Case for more stimulus is weak, Laval economist says

While I think the government's decision to run a big deficit and pump billions into our recession-ravaged economy was a good thing for our economy and the correct policy response, I have yet to make up my mind on whether more stimulus may be required. I certainly think the government's decision to have an arbitrary turn-off-the-tape date of March 31 is bad — even dumb — policy (though this week, Finance Minister Jim Flaherty, Infrastructure Minister Chuck Strahl and many others are sending strong signals they'll be “fair and reasonable” when it comes to requests for flexibility on that deadline.) But back to the issue of more stimulus: Conservatives are dead against it; Liberals aren't sure yet but think it might be prudent have a plan in the works; and, the NDP say until all those full-time, high-paying jobs come back, Ottawa ought to keep spending.

On Bay Street, BMO Capital Markets number two economist Doug Porter put out a report earlier this summer arguing that, in the U.S. certainly and possibly in Canada, more stimulus would be a very good idea.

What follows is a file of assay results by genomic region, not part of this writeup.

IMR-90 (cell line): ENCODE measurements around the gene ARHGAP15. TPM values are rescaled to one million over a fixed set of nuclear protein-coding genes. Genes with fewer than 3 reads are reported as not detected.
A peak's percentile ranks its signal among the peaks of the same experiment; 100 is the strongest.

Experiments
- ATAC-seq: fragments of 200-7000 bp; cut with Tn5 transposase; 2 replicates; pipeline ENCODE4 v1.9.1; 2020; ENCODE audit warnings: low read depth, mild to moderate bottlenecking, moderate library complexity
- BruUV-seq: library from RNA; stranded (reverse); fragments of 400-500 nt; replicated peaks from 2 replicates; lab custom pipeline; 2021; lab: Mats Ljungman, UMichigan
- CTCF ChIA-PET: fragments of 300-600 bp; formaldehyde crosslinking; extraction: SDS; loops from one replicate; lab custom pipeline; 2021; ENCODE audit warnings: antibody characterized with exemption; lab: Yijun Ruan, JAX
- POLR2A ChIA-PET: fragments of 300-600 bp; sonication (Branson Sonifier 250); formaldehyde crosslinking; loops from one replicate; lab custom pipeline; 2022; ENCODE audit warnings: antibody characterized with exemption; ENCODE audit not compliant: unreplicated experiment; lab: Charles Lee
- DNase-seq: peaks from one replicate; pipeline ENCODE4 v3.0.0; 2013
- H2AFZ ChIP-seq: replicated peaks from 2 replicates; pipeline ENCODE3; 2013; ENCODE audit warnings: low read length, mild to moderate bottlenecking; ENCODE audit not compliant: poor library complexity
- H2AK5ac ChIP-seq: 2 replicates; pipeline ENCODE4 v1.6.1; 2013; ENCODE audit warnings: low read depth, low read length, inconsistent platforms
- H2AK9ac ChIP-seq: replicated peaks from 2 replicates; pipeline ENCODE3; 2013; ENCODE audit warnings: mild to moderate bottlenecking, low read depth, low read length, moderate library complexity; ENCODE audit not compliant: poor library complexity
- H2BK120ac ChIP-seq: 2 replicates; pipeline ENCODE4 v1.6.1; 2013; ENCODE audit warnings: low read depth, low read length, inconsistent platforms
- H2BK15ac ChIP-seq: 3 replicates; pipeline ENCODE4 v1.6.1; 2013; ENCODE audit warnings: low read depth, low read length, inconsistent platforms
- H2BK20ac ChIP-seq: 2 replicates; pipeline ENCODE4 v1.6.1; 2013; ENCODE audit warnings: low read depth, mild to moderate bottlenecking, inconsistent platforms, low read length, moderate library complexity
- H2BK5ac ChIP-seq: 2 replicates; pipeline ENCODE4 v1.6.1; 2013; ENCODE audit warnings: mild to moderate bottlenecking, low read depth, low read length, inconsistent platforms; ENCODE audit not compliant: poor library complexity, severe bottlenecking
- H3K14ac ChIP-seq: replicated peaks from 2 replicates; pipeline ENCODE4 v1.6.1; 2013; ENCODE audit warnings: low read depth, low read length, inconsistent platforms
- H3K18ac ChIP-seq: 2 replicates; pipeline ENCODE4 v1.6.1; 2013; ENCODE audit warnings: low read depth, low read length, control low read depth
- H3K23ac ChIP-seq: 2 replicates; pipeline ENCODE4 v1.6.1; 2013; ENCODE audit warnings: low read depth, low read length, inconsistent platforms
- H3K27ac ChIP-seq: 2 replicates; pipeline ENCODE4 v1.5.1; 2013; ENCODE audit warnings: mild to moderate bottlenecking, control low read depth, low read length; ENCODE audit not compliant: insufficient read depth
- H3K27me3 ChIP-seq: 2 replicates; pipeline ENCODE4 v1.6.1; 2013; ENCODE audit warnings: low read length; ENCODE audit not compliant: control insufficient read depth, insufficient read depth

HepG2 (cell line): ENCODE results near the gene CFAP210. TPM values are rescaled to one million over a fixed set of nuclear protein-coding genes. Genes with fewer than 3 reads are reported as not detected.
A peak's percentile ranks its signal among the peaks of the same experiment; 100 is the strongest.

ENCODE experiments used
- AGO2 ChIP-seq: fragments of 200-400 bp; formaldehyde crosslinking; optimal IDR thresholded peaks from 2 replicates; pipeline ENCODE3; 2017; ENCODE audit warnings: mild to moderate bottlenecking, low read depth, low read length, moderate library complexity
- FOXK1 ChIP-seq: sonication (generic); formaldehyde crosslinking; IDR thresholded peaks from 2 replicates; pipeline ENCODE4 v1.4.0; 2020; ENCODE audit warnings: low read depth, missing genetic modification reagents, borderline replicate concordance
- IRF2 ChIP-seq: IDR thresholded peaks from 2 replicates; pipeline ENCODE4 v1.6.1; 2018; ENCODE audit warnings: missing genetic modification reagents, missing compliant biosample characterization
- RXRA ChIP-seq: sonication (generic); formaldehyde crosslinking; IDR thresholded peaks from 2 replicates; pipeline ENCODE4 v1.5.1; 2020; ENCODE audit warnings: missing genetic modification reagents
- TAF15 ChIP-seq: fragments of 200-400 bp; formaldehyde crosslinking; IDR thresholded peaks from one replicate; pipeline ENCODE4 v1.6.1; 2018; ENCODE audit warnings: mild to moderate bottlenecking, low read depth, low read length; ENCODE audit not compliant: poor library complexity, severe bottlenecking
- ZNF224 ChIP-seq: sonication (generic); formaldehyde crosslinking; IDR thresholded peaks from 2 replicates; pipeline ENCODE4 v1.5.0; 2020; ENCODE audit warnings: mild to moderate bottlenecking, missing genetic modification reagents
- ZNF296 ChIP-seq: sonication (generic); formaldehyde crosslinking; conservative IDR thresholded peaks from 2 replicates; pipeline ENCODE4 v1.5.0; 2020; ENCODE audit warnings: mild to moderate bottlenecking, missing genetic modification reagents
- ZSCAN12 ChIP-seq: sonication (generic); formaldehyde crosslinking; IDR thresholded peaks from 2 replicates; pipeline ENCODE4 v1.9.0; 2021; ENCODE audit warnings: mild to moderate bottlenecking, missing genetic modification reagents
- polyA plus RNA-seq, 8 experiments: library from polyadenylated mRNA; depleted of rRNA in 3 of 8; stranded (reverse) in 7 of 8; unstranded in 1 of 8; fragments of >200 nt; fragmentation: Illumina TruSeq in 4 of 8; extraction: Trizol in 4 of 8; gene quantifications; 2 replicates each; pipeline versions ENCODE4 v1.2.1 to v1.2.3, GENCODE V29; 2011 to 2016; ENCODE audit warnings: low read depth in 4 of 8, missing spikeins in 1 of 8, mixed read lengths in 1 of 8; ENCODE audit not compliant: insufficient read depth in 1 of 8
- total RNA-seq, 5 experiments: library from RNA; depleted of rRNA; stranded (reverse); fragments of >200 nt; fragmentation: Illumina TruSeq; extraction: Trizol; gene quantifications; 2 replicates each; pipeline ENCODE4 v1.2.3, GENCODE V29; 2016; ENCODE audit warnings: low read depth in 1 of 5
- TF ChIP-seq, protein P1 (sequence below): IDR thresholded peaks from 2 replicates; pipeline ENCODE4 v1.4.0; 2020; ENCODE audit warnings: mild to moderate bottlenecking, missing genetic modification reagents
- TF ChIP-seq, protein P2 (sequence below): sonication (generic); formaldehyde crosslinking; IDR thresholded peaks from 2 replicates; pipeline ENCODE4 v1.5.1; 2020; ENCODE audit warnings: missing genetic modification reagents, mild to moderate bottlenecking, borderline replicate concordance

But Laval University economist Stephen Gordon suggests that more stimulus may not, at this point, be the correct policy response. Indeed, he says the case for more stimulus is weak.

“Things could change between now and [the tabling of the federal budget in] February. The US outlook is worrisome, so rapid growth seems unlikely: the Bank [of Canada] is right to warn that its interest rate decisions will be based on available data. But it would take a fairly strong negative shock – the kind that would force the Bank of Canada to cut interest rates back down to their lower bound – to make a convincing case for another round of fiscal stimulus.”

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